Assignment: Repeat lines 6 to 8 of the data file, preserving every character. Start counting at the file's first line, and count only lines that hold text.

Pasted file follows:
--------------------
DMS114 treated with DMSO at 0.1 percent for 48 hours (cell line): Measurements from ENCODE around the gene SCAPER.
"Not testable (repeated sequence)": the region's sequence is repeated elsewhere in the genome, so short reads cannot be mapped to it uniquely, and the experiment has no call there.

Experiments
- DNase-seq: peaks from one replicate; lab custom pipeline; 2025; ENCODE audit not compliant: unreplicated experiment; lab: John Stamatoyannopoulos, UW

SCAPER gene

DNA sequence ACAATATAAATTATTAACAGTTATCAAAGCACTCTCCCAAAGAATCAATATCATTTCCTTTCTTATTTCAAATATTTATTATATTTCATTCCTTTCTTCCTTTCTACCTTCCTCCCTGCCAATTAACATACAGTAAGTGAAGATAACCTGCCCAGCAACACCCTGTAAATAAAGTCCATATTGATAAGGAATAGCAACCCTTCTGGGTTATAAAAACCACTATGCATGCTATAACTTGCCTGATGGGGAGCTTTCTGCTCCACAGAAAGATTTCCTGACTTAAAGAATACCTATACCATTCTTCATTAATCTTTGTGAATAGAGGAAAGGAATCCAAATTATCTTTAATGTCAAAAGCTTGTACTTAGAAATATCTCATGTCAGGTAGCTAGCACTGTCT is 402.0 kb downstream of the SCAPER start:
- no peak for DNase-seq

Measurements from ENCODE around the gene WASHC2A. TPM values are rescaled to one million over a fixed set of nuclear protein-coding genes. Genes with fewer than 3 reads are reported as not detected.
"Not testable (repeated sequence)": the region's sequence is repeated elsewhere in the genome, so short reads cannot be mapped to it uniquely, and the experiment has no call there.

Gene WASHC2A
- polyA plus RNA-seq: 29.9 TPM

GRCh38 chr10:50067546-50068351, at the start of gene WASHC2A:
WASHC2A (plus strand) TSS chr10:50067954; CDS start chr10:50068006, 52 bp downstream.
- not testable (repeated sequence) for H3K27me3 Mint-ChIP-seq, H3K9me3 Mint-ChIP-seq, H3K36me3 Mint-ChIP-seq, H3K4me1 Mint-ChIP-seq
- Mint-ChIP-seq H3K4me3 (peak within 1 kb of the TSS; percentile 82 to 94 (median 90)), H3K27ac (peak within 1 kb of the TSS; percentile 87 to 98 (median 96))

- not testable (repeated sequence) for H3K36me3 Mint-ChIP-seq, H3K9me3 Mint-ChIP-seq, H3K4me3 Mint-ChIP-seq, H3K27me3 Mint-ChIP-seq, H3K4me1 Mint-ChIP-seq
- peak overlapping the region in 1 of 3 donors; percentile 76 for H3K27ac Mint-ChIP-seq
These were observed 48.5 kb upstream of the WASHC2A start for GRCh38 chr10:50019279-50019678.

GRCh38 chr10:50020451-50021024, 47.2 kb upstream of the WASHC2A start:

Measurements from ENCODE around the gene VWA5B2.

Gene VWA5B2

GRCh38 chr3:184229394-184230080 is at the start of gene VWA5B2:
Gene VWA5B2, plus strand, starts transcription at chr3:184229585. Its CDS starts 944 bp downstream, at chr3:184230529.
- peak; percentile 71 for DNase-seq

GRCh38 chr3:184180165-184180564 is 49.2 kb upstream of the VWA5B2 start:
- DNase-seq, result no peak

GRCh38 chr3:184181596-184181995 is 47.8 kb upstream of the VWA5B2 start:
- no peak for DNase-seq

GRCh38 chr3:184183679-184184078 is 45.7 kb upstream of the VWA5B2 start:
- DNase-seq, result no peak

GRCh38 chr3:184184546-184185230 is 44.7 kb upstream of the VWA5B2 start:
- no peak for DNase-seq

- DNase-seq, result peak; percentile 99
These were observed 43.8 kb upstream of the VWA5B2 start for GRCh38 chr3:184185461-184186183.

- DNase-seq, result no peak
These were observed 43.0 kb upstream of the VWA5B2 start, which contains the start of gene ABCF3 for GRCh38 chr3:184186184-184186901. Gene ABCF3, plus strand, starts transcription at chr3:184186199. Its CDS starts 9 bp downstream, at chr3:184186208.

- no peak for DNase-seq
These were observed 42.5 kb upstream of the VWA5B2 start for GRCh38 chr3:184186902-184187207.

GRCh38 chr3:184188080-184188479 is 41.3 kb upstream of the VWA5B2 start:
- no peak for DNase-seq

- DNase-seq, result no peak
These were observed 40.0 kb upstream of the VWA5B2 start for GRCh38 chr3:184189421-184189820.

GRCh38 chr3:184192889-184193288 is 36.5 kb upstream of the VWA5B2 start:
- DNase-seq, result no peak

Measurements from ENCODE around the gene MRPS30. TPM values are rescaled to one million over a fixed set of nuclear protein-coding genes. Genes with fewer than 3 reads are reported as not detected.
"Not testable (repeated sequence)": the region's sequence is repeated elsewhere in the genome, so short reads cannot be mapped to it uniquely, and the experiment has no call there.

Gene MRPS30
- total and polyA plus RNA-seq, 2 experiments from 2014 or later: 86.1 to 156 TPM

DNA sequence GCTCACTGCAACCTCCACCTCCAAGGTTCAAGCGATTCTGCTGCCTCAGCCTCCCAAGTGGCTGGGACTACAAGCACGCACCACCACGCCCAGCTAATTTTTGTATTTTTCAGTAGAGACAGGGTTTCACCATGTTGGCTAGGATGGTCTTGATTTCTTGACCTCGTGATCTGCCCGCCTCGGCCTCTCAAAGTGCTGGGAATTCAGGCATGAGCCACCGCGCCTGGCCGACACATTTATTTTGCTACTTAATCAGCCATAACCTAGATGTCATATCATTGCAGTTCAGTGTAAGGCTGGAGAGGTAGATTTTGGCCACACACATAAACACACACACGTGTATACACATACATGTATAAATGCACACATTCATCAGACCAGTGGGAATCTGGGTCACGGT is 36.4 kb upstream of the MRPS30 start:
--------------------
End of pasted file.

DNA sequence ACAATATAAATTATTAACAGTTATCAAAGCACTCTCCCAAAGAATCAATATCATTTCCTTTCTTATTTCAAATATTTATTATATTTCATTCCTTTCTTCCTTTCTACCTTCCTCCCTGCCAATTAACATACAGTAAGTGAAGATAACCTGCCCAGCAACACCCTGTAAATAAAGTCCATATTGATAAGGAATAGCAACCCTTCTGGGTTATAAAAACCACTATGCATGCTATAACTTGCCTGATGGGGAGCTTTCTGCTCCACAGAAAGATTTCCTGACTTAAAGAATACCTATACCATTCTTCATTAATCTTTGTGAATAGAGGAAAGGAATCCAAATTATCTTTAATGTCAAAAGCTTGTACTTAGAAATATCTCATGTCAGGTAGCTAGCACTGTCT is 402.0 kb downstream of the SCAPER start:
- no peak for DNase-seq

Measurements from ENCODE around the gene WASHC2A. TPM values are rescaled to one million over a fixed set of nuclear protein-coding genes. Genes with fewer than 3 reads are reported as not detected.